They also have another open source project called SuperGloo, which is an abstraction layer for service mesh architecture. A service mesh provides modern applications with monitoring, scaling, and high availability through APIs rather than discrete appliances. Istio from Google is best known tool in this space, and SuperGloo can work with it, and other service meshes in the same architecture.

The other really interesting tool that Solo.io highlighted was called Squash, which is a debugger for distributed systems. If you’ve ever tried to troubleshoot a distributed system, even figuring out where to start can be challenging. By acting as a bridge between Kubernetes (drink) and the IDE, you can choose which pods or containers you are debugging and set breakpoints, or change variables during runtime.

 

Cloud Field Day 6–HashiCorp Consul #CFD6

I was recently in Silicon Valley for Cloud Field Day 6, and one of the companies we met with with HashiCorp. HashiCorp is known mostly for two key products in cloud automation–Terraform and Vault which enable cloud automation, and secrets management respectively. Both of these are open source projects, which have support  and premium feature offerings for companies and are free to get started with for individuals.  Both of these products are considered best of class, and are widely used by many organizations.

Hashicorp

We had the honor of hearing from the founder and CTO of HashiCorp, Mitchell Hashimoto, who spoke to us about Consul, a service based networking tool for dynamic infrastructure (this means things like containers, Kubernetes, and serverless cloud services). Mitchell explained that companies are trying to apply on-premises networking paradigms to cloud infrastructure doesn’t really work.

Consul steps in, how can make this simpler.

  • Service Registry & Health Monitoring
  • Network Middleware Automation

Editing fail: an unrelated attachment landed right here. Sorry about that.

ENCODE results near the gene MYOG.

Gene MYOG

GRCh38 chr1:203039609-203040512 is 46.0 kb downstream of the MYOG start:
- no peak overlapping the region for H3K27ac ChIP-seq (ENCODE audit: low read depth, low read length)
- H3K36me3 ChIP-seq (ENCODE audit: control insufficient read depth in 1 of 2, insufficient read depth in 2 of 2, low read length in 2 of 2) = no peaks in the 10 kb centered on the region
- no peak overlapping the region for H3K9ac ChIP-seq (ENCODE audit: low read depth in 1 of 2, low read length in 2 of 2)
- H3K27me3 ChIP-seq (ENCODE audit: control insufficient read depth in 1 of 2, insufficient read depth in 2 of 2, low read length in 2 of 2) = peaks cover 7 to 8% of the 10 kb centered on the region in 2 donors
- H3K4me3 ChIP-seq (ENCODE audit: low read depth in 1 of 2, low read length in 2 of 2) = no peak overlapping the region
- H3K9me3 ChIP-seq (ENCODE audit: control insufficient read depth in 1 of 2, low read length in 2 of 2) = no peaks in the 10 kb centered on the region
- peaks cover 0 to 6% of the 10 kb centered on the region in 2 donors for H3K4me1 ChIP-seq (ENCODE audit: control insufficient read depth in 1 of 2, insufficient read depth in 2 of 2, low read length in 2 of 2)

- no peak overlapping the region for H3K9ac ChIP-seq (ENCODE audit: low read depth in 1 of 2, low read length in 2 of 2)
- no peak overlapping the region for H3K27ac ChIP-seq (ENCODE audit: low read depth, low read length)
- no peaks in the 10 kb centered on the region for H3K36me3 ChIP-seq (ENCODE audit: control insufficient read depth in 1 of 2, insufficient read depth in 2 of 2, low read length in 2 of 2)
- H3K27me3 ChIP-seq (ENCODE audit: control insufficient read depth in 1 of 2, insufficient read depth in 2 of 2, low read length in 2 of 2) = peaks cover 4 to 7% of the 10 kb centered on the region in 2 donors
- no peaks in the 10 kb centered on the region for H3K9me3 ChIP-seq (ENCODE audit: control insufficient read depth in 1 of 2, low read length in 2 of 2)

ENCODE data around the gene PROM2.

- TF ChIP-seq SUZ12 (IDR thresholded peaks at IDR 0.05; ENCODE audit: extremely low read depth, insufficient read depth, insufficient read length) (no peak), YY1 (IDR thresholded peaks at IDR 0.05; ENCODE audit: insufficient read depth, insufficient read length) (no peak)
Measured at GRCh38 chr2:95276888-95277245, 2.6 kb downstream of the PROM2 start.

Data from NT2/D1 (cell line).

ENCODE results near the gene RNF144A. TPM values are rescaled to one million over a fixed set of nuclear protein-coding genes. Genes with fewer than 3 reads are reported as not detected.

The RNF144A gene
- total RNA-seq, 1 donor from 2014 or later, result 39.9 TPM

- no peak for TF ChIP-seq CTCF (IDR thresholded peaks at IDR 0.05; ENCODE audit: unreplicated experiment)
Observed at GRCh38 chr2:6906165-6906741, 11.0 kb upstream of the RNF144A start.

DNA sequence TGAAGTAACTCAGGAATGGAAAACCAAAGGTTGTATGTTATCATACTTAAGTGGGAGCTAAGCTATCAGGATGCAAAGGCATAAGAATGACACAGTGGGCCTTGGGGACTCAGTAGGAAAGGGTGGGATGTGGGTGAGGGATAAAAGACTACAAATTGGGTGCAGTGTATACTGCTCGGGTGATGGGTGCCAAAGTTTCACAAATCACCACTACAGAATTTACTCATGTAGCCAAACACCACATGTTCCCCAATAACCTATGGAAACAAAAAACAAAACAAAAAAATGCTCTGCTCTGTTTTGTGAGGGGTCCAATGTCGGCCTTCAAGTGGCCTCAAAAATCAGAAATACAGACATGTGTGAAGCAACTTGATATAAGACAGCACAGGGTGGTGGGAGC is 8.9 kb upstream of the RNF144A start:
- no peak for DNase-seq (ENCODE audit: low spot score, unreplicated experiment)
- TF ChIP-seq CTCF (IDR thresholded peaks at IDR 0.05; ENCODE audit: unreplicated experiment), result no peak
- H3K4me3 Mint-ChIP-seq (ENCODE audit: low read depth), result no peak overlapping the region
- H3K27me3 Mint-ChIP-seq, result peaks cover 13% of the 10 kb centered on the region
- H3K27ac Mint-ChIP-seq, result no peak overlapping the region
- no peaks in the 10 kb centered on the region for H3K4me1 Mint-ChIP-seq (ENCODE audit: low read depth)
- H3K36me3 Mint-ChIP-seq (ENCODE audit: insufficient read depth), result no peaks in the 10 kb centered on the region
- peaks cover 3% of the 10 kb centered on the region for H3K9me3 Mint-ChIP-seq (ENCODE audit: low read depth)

• Zero trust network with service mesh

 

The goal of the product is easier adoption, crawl, walk, run, earlier adoption. It lets you ID what’s deployed in every single platform–registry does that. Consult provides a unified view for both DNS, and API and provides active health monitoring. It also builds catalog of your entire network. Consul launched in 2014, 50,000+ agents, most widely deployed service discovery tool on AWS. Servers form a cluster and do leader election. All membership is via gossip. Consult requires one server cluster per data center. Separate gossip pool,  the open source edition requires fully connected network, while the enterprise edition allows for hub and spoke topologies.

Consul also provides a number of other services like traffic splitting, which allows you do rolling deployment of application code, while sending a small percentage of traffic to the newly released version of your app, in order to check for errors.

Consul is unique tool–networking in containers and serverless is very challenging, and this product brings it together with old school technology like mainframes and physical servers. Also, given HashiCorp’s record with their other products, I expect this one to be really successful.